The Swiss national council, the lower house of the parliament, has given the green light to change the collective investment schemes act – Kollektivanlagengesetz KAG – paving the way to the introduction of a new fund category called Limited Qualified Investor Funds (L-QIFs) for qualified investors, including Pensionskassen.

The national council approved the amendments to the collective investment scheme act yesterday with 116 votes in favour, 67 against and nine abstentions.

The fund category aims to reinforce the Swiss fund market in the competition with European fund locations.

The L-QIFs should offer qualified investors, including Pensionskassen, asset manager firms and banks, an alternative to foreign investment products, and greater flexibility.

New investment funds established under the L-QIFs category, in fact, would not require approval from the Financial Market Supervisory Authority (FINMA), but institutions supervised by the authority would manage the funds.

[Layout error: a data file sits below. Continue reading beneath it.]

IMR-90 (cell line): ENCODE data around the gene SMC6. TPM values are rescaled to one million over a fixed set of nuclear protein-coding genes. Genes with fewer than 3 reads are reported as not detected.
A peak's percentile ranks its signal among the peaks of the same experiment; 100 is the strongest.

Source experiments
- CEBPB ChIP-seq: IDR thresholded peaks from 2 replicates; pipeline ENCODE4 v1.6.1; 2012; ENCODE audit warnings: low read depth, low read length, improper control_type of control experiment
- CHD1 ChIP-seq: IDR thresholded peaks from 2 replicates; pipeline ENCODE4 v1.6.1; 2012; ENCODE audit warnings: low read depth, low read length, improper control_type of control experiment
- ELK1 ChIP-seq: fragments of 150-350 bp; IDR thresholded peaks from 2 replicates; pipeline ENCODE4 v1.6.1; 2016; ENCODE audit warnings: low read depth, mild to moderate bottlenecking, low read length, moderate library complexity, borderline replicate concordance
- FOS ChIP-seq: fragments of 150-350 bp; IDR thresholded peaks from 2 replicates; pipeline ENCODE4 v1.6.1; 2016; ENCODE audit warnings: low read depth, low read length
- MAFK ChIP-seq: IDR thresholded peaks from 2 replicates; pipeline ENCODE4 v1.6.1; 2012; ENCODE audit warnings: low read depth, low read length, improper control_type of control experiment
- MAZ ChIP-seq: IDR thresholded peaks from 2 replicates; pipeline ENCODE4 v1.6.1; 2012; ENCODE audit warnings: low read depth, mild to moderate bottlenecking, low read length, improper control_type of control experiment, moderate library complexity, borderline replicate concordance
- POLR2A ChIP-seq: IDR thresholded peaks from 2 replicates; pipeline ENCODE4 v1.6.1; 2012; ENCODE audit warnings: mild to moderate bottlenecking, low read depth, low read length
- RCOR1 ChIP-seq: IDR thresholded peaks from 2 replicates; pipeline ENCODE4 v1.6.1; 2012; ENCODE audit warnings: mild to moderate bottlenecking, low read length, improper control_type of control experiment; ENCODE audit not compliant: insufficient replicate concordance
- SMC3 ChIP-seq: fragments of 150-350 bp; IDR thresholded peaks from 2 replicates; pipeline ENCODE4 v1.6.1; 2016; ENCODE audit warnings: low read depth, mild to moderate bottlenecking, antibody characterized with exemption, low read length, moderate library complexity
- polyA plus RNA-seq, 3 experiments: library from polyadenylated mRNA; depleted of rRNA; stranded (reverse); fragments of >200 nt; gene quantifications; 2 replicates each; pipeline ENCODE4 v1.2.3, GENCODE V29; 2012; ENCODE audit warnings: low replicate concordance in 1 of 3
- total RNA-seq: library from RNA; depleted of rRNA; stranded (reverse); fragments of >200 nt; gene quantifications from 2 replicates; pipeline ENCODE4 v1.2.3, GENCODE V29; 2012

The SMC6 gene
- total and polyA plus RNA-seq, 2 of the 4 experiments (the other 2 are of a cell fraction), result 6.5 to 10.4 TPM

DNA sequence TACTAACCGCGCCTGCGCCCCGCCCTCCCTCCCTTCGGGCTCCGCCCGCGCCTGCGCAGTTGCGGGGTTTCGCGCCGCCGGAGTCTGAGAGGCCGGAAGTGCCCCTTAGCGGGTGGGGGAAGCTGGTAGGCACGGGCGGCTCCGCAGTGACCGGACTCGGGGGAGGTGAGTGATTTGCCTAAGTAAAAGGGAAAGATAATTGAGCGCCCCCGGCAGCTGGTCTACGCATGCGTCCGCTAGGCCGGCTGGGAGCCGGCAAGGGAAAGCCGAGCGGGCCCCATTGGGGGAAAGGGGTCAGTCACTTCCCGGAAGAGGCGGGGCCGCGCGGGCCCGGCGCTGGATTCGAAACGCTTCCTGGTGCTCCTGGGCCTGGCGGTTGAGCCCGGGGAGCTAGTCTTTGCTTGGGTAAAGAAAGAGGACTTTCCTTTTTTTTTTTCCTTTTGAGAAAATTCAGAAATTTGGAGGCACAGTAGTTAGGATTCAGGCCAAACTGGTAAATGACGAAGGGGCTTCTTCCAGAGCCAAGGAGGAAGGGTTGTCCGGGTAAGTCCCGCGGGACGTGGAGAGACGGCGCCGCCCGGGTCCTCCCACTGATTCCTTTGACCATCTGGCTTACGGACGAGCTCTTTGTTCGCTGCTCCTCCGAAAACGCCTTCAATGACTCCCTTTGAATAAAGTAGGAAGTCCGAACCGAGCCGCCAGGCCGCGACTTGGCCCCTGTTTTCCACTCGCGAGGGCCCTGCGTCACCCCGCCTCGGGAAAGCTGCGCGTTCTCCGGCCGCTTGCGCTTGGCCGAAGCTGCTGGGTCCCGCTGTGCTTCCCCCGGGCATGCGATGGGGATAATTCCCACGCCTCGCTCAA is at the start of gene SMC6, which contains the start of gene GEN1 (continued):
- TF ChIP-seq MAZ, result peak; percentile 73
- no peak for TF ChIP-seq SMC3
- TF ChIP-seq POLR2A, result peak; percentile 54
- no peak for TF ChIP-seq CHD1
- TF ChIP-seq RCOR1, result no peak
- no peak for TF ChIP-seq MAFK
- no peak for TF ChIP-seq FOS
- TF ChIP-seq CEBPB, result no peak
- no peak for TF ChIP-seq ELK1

The version of the new regulations approved by the national council diverges from the draft produced by the council of states, the upper house of the Parliament, passed in June, on two points.

It is the view of the national council that it would not be possible to pause the return of stakes in funds to investors for open collective investment schemes for more than five years. The council of states voted in favour of suspending the return for more than five years.

Finance Minister Ueli Maurer raised concerns about the decision of the council of states because “the established regulations relating to closed and open funds would be weakened.”

Moreover, the national council decided that within the framework of the Financial Institutions Act – Finanzinstitutsgesetzes – asset managers should also be able to manage L-QIFs.

The reviewed regulation has now been sent back to the council of states.

The Asset Management Association Switzerland (ASMA) is demanding the council of states sticks to its version of the law as it believes “it is not appropriate to consider independent asset managers as possible administrators of the new L-QIFs”.

This would unnecessarily weaken indirect supervision, an essential element for the new L-QIFs from an investor’s point of view, it added.

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